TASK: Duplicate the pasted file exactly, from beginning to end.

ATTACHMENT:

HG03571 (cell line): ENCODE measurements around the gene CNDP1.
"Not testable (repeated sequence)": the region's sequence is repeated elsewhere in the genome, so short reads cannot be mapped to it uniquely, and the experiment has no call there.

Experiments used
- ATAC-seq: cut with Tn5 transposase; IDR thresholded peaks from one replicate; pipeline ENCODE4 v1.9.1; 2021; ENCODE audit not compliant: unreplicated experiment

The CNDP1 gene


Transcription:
HG03571 (cell line): ENCODE measurements around the gene CNDP1.
"Not testable (repeated sequence)": the region's sequence is repeated elsewhere in the genome, so short reads cannot be mapped to it uniquely, and the experiment has no call there.

Experiments used
- ATAC-seq: cut with Tn5 transposase; IDR thresholded peaks from one replicate; pipeline ENCODE4 v1.9.1; 2021; ENCODE audit not compliant: unreplicated experiment

The CNDP1 gene